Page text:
Our Best Lunar New Year Recipes – Food & Wine

November 20, 2022
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The Year of the Tiger starts February 1, when the Lunar New Year is celebrated in Chinese, Taiwanese, Vietnamese, Tibetan, South Korean, Indonesian, Singaporean, and Malaysian communities around the world. Not surprisingly, food is one of the most popular ways to celebrate the holiday, especially with dishes like dumplings, spring rolls, noodles, and whole fish and chicken that symbolize good luck and fortune in the year ahead. Here are a few recipes to help you ring in the Year of the Tiger.
Designer Zang Toi’s supremely crispy spring rolls are filled with a mix of marinated shrimp, ground pork and a handful of colorful julienned vegetables, like carrot, jicama and beans. The fried shallot rings add alluring flavor and crunch to the spring rolls, too, but they’re optional. Toi even makes his own chile sauce to serve as an accompaniment.
At the Manhattan outpost of the Michelin-starred dim sum house Tim Ho Wan, these shrimp dumplings are a top pick. Making the wrappers might take a little extra time, but it is simple to do and well worth the effort.
Tteokguk is a Korean soup of chewy-soft rice cakes cooked in steaming translucent broth and a good-luck dish that carries symbolic significance. The white color of the rice cakes signifies purity, so the soup represents a way to start the year off fresh. And traditionally, when you enjoy your New Year's bowl of rice cake soup, your age increases by one year. Though the soup can be made with chicken, pork, pheasant, or seafood, these days it's typically made with beef.
This traditional Singaporean dish is a savory mix of tasty noodles, Chinese broccoli and pork. Add more vegetables if you prefer to make this heartier without additional meat.
There's good reason to believe that cold sesame noodles were first brought to New York 40 years ago by chef Shorty Tang at Hwa Yuan in Manhattan's Chinatown. Since then, chilled sesame noodles have been a ubiquitous part of Chinese takeout. 2021 Food & Wine Best New Chef Lucas Sin has been serving these noodles at New York City's Junzi since it opened, a favorite thanks to a deeply flavorful, carefully layered sesame sauce made of pure sesame paste, aromatics, and fermented tofu. Finish off the dish with chile oil and it's a classic—but not like one you've had before.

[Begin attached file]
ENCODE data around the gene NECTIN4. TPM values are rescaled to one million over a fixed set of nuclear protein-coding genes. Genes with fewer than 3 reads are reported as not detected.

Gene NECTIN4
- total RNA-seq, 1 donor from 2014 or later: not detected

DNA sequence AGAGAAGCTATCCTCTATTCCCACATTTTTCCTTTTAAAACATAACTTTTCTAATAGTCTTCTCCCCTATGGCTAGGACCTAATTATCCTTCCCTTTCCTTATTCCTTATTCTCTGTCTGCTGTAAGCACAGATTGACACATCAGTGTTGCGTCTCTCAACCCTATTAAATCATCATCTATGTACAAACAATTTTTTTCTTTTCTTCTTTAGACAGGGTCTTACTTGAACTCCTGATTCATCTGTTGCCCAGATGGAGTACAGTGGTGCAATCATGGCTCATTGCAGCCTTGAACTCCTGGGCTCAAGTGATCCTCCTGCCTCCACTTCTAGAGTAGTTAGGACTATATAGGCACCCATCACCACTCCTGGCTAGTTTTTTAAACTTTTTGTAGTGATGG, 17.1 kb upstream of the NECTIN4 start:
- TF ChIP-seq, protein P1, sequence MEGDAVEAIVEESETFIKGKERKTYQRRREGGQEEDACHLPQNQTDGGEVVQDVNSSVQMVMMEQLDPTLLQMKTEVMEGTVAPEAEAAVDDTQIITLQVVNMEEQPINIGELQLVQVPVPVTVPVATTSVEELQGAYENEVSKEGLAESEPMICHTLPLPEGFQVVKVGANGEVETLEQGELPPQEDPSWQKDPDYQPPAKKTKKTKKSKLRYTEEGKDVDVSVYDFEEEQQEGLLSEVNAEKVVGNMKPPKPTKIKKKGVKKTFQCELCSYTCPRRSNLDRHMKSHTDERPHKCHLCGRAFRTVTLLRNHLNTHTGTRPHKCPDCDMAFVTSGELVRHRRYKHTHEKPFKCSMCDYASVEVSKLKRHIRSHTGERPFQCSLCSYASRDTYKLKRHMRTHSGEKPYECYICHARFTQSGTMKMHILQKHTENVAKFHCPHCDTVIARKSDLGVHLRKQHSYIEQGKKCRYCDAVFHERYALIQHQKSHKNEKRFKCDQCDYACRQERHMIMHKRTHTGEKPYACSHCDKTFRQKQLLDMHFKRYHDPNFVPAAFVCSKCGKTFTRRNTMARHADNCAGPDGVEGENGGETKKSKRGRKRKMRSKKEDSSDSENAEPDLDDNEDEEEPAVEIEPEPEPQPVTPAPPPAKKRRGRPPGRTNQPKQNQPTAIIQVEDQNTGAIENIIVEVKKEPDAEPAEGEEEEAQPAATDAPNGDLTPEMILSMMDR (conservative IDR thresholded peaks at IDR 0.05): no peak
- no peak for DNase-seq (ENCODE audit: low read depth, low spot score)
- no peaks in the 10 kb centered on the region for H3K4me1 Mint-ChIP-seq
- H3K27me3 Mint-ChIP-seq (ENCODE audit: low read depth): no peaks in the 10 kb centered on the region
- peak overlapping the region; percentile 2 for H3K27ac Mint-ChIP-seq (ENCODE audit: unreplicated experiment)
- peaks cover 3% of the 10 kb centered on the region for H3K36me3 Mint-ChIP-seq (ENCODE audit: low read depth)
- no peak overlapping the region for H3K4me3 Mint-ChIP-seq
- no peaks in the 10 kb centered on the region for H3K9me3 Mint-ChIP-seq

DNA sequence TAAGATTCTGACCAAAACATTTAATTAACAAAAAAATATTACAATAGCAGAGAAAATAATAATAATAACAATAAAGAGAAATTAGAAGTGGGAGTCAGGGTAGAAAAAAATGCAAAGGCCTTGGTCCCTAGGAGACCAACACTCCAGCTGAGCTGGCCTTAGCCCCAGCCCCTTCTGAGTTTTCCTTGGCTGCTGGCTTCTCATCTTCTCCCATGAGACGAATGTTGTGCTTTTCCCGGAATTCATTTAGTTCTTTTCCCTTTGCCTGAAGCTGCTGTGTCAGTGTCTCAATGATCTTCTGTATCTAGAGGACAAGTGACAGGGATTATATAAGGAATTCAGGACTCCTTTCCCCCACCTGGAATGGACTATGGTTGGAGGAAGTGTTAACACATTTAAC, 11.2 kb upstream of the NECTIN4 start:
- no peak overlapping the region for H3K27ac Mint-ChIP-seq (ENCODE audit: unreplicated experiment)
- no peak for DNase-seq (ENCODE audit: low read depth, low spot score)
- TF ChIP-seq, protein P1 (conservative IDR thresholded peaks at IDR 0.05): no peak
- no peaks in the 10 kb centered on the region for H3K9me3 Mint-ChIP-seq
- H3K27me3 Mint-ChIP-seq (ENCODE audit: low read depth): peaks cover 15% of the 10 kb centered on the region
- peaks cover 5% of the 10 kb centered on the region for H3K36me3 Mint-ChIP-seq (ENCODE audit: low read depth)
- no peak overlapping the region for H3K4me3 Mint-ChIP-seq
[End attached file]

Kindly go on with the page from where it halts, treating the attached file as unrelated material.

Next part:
The Chinese word for fish (yu) sounds similar to the Chinese word most closely translated to "abundance," so for her Lunar New Year celebration, Lucky Chow producer Danielle Chang serves fish to usher in prosperity and abundance in the new year. Chang uses light soy sauce in this dish, as it is lighter in color and higher in salt than dark soy sauce, making it ideal for imparting flavor in steamed seafood.
This whole chicken baked in hot salt is the most famous dish of Hakka, in southeast China. Chinese culture scholar and cookbook author Barbara Tropp says that Hakka cooks have one hand in the north and one in the south; the northern hand reaches for garlic, ginger, and an extra shot of rice wine, while the southern hand opts for light-colored sauces and favors steaming over stir-frying. This chicken, while baked in salt, emerges exceedingly juicy and not at all salty. It is served with bold dipping sauces, including a northern-style one made with plenty of fresh ginger. The quality of the bird is what makes or breaks this dish — seek out the best you can find. (Rose-scented rose dew liqueur, mei kuei lu chiew, is available in Chinese liquor stores, but the dish can be made without it.) In 2018, Food & Wine named this recipe one of our 40 best.
This soothing, sweet Chinese dessert soup of rice flour dough balls stuffed with black sesame seeds in a rock sugar–sweetened broth is typically served during reunions because the round rice balls symbolize harmony and togetherness. Lucky Chow producer Danielle Chang likes to make it as a sweet treat for her Lunar New Year celebration. To keep the dough moistened throughout the assembly process, cover it with a damp towel.
Pastry chef Doris Hô-Kane of Ban Bè in Brooklyn uses a microwave to make both the chewy mochi skin and rich black sesame–chocolate filling of her beautiful Bánh Deo (Mochi Mooncakes), which are a fun, festive project for Tết, the Vietnamese New Year celebration. Hồ-Kane's mochi mooncakes use a combination of black tahini and chocolate to create a nutty, smooth, and creamy filling. Black tahini is especially nutty in flavor, but in a pinch, regular tahini will do. You will need a wooden mooncake mold that measures about 1 1/2 inches in diameter for this recipe.

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